The Rocket Man's long-standing feud with the Material Girl began in 2004 when he accused her of lip-syncing on her Re-Invention World Tour. "Anyone who lip-synchs in public on stage when you pay $134 to see them should be shot," he said at the time.
Though fans might have assumed that pair had buried the hatchet, Elton dissed Madonna's 2012 Golden Globe-nominated song, "Masterpiece." When Madge eventually took home the award, Elton's husband David Furnish lept to his spouse's defense, sounding off on Facebook ("Madonna. Best song???? F**k off!!!") and to the New York Post. "I think it was a fluke," he said. "Can you sing Madonna's song? Can you hum it? It's a song nobody has heard, from a film few have seen. The award should have gone to (nominee) Mary J. Blige or Elton."
In 2010 Neil Patrick Harris was none too pleased with actor Eric Braeden, who was set to guest star on "How I Met Your Mother" but pulled out before shooting.
Harris tweeted "Eric Braeden is a D-Bag. the actor, (Robin's dad) agreed to a cameo, then last night bailed, saying the part wasn't 'substantial' enough."
Braeden responded to the controversial tweet via Entertainment Weekly. "First of all, I came back from hip surgery. I was off for three weeks. I've doubled my work, 30 to 50 pages a day for me, alone. Everyone knows that I'm exhausted. I was not about to appear on a show for two lines, because that's what it amounted to," adding, "It seems to me like a young whippersnapper, having seen himself on a few covers, who's received a few awards, is now suddenly suffering from the first signs of hubris. I've been in the business for 50 years. I've seen people come and go and I'm still here."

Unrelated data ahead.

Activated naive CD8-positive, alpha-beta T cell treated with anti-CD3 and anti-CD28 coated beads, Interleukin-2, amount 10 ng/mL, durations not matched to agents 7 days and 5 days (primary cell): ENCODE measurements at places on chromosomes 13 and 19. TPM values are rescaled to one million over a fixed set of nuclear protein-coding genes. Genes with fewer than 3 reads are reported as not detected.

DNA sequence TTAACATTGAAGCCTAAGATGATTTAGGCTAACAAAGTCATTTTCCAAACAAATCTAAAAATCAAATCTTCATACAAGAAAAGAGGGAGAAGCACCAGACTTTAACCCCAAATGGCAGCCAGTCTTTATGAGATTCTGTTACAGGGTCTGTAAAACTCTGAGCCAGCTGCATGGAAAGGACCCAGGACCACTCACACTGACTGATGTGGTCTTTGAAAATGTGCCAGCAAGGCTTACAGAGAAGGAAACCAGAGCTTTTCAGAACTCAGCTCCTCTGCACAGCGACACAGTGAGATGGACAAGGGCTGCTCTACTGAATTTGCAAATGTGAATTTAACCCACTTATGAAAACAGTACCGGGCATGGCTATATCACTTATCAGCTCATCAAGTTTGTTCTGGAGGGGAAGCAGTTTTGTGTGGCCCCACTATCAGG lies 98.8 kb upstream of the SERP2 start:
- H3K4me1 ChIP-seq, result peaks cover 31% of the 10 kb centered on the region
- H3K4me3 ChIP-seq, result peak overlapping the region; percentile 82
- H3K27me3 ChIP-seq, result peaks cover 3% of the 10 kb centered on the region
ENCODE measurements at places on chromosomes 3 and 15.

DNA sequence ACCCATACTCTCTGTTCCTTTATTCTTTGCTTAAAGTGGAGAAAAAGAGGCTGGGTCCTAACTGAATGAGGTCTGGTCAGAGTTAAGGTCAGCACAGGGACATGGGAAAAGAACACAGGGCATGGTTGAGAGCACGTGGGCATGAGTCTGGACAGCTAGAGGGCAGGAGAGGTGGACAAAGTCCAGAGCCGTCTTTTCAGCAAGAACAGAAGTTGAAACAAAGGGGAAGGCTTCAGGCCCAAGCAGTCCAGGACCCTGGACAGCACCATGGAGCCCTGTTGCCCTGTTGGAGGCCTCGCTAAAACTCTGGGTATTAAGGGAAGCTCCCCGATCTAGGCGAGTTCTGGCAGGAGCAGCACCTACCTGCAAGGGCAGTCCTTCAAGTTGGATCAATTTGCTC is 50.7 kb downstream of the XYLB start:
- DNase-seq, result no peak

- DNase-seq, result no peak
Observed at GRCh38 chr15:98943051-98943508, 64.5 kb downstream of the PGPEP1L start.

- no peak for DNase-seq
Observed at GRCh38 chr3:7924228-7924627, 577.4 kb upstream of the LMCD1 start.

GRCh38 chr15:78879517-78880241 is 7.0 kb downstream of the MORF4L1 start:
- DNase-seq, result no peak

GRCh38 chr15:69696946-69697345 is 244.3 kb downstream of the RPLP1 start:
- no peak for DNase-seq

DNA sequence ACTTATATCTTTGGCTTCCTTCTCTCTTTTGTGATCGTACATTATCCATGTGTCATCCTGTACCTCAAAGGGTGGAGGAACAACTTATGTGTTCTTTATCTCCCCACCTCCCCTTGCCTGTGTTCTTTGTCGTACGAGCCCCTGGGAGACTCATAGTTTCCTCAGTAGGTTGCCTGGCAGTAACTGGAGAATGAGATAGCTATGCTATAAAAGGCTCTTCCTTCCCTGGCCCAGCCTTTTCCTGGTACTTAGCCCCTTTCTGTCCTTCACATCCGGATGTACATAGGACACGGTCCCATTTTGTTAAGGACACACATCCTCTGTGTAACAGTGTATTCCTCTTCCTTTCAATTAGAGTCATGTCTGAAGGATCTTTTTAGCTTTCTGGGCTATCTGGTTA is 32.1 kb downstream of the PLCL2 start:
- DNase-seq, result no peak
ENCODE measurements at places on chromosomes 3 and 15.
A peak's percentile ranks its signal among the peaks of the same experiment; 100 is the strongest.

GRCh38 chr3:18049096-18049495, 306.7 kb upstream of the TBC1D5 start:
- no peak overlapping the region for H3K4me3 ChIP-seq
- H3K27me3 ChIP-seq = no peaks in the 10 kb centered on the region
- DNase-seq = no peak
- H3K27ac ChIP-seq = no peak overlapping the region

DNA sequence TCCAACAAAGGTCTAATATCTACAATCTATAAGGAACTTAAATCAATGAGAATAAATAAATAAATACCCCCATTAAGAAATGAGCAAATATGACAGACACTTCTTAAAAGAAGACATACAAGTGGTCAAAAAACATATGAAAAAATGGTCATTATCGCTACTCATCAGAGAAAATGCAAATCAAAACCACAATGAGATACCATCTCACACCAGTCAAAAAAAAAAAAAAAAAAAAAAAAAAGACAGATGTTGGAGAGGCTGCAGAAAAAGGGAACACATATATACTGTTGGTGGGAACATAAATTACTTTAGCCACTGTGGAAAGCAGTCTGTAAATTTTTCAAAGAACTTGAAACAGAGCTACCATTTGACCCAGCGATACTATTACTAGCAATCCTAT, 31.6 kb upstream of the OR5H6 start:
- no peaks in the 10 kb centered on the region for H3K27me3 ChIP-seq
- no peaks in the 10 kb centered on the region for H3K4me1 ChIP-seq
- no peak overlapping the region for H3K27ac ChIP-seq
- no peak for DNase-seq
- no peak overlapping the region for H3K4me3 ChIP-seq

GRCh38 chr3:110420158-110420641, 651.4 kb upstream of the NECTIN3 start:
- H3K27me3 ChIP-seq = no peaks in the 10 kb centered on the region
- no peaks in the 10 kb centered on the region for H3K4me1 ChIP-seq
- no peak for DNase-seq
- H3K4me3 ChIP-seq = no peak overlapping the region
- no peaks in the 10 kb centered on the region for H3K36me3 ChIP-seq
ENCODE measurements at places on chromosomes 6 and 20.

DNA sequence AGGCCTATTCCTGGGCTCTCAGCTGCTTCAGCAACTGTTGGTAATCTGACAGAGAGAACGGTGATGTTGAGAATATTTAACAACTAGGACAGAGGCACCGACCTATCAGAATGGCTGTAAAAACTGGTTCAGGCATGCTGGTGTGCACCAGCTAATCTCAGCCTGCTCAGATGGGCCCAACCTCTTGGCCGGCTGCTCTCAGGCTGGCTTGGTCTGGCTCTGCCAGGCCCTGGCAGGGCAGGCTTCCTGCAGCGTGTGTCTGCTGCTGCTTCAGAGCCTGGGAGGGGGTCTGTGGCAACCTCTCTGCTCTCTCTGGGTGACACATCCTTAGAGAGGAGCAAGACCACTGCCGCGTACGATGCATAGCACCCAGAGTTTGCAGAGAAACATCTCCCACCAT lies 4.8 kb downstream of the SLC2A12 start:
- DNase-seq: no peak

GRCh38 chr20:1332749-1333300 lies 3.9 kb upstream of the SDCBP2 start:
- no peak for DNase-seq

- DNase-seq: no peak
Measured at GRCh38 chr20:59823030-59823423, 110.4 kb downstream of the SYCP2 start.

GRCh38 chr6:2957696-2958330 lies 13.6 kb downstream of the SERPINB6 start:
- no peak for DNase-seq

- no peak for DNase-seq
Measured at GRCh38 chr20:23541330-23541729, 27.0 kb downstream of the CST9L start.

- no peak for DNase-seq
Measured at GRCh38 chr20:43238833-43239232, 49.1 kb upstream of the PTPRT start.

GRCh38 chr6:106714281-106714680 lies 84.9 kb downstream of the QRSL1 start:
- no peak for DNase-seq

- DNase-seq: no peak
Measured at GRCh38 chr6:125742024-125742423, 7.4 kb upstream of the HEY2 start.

Harris expressed some remorse for his statement and three hours after his first Tweet when he then wrote, "Now I feel bad for the D-bag comment. Don't know the guy personally. I'm just fiercely protective of our show."
It was no laughing matter when "Grey's Anatomy" actor Washington referred to co-star Knight as a "faggot" during an on-set argument with Patrick Dempsey.
Though Washington later denied using the word backstage at the 2007 Golden Globes, Knight said he was inspired to come out publicly after hearing his co-star use the word. "I've never been called that to my face," he told Ellen Degeneres. "So I think when that happened, something shifted, and it became bigger than myself."
Washington was fired from the show shortly thereafter, but said he believed racism had been a factor in his dismissal, and claimed the Knight had manipulated the controversy.
Turns out Jerry wasn't having it after a 2010 incident in which a scantily-clad, beer-swilling "Mother Monster" was moved from her front row seat to his empty box after flipping off photographers.
"This woman is a jerk. I hate her," Seinfeld said during a WFAN radio interview. "I can't believe they put her in my box, which I paid for."
He went on to note, "You give people the finger and you get upgraded? Is that the world we're living in now?"
But his comments didn't end there. " You take one 'A' off of that and you've got 'Gag,'" he told the New York Post.
Kelly Osbourne and Christina Aguilera have been feuding for almost 10 years.